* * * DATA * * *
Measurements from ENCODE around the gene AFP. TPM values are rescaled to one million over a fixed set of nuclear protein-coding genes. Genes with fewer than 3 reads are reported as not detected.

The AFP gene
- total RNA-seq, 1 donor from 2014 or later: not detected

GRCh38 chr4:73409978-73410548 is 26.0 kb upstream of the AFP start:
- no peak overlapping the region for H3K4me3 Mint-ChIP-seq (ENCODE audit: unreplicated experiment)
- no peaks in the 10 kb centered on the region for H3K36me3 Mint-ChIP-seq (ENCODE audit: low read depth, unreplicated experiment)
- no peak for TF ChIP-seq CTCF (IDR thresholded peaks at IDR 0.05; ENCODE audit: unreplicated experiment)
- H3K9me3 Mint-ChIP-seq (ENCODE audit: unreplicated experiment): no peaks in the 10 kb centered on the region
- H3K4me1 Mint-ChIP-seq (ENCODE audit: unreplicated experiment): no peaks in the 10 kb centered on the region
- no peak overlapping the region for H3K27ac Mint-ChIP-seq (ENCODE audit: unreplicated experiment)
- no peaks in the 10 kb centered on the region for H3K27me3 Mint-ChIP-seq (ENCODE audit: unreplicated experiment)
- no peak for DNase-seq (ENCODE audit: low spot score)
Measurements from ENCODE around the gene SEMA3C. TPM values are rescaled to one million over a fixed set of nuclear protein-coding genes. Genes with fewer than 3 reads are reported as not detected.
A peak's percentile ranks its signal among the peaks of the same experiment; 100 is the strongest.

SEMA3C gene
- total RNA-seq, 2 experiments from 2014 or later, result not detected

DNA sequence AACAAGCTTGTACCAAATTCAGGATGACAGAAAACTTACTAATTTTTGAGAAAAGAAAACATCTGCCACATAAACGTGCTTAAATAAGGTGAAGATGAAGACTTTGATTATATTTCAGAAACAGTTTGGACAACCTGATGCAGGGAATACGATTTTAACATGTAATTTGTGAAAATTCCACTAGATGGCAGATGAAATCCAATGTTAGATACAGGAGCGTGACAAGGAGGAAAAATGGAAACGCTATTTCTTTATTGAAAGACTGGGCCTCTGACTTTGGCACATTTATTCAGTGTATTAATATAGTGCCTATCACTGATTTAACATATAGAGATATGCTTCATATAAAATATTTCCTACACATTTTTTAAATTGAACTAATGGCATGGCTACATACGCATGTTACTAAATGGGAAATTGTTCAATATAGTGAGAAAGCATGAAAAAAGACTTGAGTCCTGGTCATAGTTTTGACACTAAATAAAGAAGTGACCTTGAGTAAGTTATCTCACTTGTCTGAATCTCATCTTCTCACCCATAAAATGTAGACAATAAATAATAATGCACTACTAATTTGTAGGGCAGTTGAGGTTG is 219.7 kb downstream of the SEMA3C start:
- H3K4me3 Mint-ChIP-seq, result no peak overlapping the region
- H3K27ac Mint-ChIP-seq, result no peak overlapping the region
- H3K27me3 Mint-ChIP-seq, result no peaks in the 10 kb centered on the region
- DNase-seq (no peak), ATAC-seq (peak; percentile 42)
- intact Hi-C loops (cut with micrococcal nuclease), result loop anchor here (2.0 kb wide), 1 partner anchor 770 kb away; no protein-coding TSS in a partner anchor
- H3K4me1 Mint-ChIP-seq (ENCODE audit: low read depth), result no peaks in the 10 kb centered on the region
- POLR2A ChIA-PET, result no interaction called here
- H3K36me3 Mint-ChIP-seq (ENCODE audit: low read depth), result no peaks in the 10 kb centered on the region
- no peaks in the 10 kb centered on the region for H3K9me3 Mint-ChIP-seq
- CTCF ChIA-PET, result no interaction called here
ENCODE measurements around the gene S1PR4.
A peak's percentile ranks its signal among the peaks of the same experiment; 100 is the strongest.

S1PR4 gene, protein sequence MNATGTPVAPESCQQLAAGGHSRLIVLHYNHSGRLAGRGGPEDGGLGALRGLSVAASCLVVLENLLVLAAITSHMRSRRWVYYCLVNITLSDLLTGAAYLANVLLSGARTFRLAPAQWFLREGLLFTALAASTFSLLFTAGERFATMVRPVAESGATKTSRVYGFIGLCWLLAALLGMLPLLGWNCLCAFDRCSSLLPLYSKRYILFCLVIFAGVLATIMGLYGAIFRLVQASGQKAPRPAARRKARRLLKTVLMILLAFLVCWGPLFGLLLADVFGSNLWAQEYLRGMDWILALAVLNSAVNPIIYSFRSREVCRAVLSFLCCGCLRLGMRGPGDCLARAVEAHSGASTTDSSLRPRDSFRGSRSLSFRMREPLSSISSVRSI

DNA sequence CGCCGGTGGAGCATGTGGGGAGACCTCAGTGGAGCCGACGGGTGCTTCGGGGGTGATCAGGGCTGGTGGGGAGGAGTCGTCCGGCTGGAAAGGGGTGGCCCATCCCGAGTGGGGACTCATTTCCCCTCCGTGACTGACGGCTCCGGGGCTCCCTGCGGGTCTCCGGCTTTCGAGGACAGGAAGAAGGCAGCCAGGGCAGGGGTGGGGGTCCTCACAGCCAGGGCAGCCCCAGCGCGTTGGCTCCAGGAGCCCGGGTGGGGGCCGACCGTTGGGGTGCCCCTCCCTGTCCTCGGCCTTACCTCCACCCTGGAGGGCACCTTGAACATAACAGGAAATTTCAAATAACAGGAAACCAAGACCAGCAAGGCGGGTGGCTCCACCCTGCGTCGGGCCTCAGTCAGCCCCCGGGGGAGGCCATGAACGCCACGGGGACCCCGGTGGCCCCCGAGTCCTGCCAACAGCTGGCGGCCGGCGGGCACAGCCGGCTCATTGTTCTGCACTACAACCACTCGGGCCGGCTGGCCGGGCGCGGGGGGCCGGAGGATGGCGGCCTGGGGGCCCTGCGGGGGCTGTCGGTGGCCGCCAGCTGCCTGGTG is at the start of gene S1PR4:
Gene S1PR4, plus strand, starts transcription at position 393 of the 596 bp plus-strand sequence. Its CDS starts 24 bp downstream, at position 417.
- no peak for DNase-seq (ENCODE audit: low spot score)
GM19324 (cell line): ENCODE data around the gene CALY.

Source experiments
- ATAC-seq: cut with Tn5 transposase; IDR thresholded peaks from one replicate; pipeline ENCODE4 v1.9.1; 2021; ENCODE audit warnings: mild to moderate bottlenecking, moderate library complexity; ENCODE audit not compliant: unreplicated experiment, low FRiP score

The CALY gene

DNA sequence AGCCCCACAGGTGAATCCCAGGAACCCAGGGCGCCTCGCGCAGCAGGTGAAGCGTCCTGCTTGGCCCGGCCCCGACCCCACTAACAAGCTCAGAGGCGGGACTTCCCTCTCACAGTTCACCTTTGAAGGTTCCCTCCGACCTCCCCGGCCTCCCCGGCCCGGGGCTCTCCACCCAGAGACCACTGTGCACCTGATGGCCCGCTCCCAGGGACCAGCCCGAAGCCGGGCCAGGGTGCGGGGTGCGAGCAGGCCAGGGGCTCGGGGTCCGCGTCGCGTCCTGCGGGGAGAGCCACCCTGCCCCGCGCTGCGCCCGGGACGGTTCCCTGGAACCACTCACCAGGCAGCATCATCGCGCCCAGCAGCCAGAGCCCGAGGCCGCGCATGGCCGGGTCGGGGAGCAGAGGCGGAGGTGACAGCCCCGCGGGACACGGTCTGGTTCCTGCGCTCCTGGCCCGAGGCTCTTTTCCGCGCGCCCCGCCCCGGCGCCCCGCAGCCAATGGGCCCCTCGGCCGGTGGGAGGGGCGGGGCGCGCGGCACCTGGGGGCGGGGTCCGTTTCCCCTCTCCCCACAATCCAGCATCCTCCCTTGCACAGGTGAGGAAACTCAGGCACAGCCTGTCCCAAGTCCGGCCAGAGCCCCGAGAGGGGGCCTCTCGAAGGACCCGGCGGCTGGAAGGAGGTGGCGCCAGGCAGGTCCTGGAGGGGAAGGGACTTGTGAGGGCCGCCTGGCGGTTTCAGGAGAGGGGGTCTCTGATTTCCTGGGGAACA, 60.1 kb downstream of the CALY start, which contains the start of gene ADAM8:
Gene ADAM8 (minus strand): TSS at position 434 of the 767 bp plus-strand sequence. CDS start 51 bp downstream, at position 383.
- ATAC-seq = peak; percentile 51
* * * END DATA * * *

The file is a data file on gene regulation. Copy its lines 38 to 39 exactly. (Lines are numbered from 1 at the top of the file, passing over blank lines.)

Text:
DNA sequence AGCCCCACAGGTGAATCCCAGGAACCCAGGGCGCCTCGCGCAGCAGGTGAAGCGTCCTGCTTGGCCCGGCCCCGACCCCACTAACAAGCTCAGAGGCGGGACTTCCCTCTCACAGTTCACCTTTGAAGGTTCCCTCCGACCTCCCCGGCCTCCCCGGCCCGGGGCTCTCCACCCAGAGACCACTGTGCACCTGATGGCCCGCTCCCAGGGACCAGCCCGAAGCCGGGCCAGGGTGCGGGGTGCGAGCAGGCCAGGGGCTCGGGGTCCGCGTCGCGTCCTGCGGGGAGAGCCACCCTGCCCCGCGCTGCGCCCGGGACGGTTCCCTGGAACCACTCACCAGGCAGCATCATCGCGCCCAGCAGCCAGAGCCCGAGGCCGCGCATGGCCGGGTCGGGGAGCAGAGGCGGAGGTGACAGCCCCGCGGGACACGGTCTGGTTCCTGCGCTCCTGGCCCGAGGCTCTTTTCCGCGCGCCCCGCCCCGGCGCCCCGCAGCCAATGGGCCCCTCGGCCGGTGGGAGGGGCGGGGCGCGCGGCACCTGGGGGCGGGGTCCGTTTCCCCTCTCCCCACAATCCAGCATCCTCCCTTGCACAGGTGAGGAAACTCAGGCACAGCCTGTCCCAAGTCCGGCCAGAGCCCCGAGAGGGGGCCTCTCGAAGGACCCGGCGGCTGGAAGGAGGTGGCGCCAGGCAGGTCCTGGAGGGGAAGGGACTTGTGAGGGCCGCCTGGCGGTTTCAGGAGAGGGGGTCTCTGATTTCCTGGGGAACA, 60.1 kb downstream of the CALY start, which contains the start of gene ADAM8:
Gene ADAM8 (minus strand): TSS at position 434 of the 767 bp plus-strand sequence. CDS start 51 bp downstream, at position 383.